Giotto also received the commission for the second surviving chapel in the Franciscan church of Santa Croce in Florence from a banker. The donor Ridolfo de' Bardi and his brother jointly inherited their father's banking house and commercial interests. This involved maintaining a good relationship with the powers who determined the politics of the day - with the pope, with the Neapolitan ruling house of Anjou, and with the Guelph party. He was able to go on cultivating this highly effective mixture of faith, politics and money for the next three decades until his house went bankrupt in the 1340s.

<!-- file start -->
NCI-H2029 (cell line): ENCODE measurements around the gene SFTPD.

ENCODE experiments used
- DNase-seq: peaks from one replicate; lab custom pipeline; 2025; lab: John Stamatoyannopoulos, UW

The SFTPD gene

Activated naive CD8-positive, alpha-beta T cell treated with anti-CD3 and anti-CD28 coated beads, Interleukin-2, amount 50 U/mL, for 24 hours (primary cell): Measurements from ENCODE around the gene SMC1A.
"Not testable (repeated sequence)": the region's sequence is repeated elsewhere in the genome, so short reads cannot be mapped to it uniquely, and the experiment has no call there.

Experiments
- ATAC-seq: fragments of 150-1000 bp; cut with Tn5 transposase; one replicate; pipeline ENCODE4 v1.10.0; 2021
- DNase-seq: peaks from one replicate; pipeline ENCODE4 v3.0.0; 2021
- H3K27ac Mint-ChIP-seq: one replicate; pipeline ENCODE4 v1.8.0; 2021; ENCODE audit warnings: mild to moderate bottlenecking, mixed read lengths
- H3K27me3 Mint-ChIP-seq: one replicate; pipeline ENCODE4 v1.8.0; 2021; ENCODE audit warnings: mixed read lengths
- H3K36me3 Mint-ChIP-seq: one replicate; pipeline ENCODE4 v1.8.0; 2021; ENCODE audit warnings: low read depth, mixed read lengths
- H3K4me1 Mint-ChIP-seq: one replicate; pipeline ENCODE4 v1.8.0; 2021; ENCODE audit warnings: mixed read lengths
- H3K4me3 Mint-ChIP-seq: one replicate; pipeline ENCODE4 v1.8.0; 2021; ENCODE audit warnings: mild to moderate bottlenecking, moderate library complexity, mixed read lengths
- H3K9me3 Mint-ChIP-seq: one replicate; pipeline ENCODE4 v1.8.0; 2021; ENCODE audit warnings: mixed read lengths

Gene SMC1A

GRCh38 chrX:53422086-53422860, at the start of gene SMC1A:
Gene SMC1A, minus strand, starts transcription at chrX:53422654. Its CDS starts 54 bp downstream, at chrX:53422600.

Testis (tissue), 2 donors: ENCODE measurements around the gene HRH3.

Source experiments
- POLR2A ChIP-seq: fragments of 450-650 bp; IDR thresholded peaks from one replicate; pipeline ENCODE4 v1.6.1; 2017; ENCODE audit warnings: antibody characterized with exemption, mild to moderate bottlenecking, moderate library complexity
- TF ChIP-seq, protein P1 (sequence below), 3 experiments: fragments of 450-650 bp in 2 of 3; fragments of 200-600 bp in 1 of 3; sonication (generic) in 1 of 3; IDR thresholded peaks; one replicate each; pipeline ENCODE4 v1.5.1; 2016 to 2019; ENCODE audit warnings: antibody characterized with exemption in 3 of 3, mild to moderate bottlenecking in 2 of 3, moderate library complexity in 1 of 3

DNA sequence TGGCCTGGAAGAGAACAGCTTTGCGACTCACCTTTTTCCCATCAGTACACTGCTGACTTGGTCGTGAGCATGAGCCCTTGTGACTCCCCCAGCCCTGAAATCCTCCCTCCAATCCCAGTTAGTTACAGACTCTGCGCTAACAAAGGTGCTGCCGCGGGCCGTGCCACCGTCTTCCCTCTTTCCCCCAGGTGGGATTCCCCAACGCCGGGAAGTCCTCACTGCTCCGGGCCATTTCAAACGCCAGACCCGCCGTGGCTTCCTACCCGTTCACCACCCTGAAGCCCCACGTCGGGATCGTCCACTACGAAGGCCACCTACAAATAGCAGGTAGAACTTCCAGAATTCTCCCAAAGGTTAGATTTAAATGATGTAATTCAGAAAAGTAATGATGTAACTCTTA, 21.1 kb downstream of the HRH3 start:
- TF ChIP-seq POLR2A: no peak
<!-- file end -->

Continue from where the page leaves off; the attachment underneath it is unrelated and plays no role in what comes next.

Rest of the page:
The Bardi family chapel is situated to the right of the choir, which means that it is the first chapel of the southern transept, and dedicated to St. Francis. As was the case with the neighboring Peruzzi Chapel, these frescoes were also painted over in the 18th century, rediscovered in the 19th century, and reworked. During their restoration in the middle of our own century, all reworked areas were removed and the ruined parts sealed with plaster. For this reason, some of the frescoes have empty spaces, although the actual painting is considerably better preserved here than in the Peruzzi Chapel, since Giotto went back to working with fresh plaster here.